However, when speaking of anything do to with Max Roach, it is impossible to overstate the talent and presence of the rhythm section, and he found one of his finest counterparts in the form of bassist Art Davis.  Finding a wide variety of paces and tempos to work alongside the percussion, it is Davis that gives "Garvey's Ghost" a great deal of movement, as his playing pushes the song in every direction.  Yet there is no question that throughout the entire track, it is the drumming of Max Roach that is the finest aspect of the track.  Performing with an amazing level of passion, it is recordings such as this that prove that truly talented drummers can be just as expressive and emotive though their instrument as any other player.  Seeming to seamlessly change up the pace and flow of the song as he feels, it is the textures and cadences that Roach throws which gives "Garvey's Ghost" such a fantastic overall mood, and there are few drummers from any point in history that have shown even remotely similar precision.  Along with the pairing of Davis, on "Garvey's Ghost" Roach is joined by Carlos Valdez on conga and Carlos Eugenio on cowbell, and the trio are able to create rhythms upon rhythms in a manner that was largely unprecedented at the time.  Yet throughout all of these rhythms and tempos, Roach maintains a firm grip on the core of the composition, and it is the way that he pulls the entire band along with him that makes "Garvey's Ghost," as well as cements his legacy as one of the finest band leaders in history.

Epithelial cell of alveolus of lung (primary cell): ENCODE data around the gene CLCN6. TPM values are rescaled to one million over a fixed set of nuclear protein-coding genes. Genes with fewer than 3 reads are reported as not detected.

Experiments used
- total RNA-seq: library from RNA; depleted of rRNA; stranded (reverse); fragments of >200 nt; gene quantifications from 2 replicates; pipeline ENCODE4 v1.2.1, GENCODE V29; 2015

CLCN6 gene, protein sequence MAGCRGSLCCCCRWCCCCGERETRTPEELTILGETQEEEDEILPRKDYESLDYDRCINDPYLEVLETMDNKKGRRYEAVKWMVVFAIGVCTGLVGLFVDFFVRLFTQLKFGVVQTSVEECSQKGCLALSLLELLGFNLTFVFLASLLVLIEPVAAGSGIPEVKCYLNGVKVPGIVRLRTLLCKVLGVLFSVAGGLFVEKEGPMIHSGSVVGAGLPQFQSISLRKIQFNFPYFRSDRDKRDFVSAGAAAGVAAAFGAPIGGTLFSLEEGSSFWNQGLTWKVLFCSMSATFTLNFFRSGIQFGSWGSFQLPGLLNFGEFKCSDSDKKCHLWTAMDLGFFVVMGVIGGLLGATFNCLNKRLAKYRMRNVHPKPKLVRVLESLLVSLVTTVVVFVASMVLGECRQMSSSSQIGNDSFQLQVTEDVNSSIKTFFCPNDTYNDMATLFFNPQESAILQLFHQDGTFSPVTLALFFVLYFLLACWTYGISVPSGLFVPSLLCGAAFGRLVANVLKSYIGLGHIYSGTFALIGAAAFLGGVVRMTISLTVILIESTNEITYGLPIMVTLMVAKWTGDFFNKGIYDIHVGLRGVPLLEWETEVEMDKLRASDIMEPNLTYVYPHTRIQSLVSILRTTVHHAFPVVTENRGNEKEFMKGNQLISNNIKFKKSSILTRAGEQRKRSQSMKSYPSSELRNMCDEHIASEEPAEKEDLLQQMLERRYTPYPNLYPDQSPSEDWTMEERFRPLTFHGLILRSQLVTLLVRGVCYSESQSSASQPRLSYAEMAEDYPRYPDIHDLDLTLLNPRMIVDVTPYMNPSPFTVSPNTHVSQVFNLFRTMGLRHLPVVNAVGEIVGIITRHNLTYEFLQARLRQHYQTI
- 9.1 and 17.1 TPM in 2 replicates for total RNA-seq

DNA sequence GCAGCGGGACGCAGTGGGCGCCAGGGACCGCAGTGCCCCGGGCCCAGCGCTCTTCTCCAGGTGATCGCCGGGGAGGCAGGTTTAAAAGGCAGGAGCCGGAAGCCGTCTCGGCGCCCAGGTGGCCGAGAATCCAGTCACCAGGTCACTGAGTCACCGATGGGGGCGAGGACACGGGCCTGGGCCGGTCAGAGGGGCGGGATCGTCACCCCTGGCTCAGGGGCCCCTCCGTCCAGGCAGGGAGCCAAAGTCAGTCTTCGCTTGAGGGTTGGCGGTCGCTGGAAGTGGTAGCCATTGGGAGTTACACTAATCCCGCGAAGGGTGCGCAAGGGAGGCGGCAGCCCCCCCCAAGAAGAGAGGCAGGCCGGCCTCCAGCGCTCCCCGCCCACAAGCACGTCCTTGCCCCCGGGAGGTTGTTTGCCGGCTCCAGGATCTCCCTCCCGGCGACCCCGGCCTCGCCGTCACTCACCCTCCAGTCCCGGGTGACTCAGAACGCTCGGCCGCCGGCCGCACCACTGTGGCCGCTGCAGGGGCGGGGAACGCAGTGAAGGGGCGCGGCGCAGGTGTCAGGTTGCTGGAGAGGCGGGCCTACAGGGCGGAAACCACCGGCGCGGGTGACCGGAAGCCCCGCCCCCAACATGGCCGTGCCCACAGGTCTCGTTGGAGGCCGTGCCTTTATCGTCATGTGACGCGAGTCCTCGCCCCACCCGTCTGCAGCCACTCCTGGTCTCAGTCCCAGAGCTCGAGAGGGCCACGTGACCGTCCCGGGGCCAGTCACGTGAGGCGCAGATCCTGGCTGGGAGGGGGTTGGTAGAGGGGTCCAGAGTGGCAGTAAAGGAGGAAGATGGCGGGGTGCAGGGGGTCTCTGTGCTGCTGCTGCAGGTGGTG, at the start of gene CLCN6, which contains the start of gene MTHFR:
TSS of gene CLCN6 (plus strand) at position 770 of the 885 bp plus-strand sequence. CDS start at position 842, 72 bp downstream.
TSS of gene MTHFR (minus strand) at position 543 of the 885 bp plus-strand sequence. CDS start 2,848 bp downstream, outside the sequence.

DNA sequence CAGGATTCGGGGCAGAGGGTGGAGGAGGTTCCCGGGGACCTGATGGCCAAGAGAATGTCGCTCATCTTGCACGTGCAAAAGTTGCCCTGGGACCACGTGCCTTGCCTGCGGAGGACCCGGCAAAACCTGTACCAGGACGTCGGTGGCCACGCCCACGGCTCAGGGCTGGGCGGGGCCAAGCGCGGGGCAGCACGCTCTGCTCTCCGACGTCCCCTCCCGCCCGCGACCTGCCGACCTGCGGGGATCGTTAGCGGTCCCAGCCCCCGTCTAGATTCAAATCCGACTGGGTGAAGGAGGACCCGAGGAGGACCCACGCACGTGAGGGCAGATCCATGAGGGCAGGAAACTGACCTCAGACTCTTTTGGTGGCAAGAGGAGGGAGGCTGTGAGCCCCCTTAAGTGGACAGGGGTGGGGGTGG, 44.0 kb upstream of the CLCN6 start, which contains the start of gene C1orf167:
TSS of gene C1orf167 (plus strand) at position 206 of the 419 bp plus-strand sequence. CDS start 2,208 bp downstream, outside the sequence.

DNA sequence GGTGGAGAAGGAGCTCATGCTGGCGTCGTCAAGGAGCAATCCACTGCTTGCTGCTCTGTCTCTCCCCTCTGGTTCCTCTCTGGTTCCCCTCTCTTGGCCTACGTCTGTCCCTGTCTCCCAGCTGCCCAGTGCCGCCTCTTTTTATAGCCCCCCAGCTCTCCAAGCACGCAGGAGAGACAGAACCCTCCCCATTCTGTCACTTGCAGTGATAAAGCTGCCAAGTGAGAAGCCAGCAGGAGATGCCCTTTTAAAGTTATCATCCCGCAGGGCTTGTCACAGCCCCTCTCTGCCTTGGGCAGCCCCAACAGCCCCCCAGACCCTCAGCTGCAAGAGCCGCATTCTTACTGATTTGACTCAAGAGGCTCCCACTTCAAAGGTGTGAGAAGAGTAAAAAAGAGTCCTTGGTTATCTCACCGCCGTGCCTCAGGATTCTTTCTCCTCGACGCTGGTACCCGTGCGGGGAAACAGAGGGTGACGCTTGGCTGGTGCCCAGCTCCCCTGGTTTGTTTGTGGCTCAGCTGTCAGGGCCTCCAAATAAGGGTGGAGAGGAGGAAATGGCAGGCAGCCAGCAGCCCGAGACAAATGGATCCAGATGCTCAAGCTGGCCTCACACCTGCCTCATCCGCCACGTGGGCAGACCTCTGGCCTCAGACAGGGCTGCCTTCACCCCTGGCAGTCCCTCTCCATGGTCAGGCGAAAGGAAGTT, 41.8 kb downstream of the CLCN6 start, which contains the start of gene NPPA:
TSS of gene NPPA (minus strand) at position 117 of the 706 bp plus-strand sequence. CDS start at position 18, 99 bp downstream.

Though in modern times, drummers are largely thought to be of some lesser musical talent than their bandmates, there is no question that those who excel at their instrument are easily on the same level as the finest guitarists on the planet.  This trend can be seen all across the entire history of music, and there was no other performer that made this point quite like Max Roach.  As one inspects the "greatest" jazz recordings in history, it is almost amusing to see just how many of these were created with the assistance of Roach's drumming, and there are few performers of any instrument that have as large a recorded catalog as Roach.  Yet it is the distinctive and innovative style that he shows on every track that made Max Roach perhaps the most "in demand" drummer in history, and to experience his true genius, one need look no further than his own recordings as a band leader.  It is the lack of any musical restraint that he gains as a leader which enables his compositions to become so unique from those of his peers, and one can truly hear a cross-section of sounds and influences with these songs.  The heavy presence of an almost psychedelic, heavily experimental sound, combined with clear African and spiritual roots, all mixed together with the core of the "bop" sound would serve as an influence for countless later performers, and it is much the reason that even after more than half a century, there is no other jazz recording that measures up to Max Roach's 1961 masterpiece, "Garvey's Ghost."

1 comment:

Anonymous said...

This is great article, but I just wanted to point out that the saxophone solo is by Clifford Jordan, not Eric Dolphy. Mr. Jordan was another unsung hero, who is worth investigating!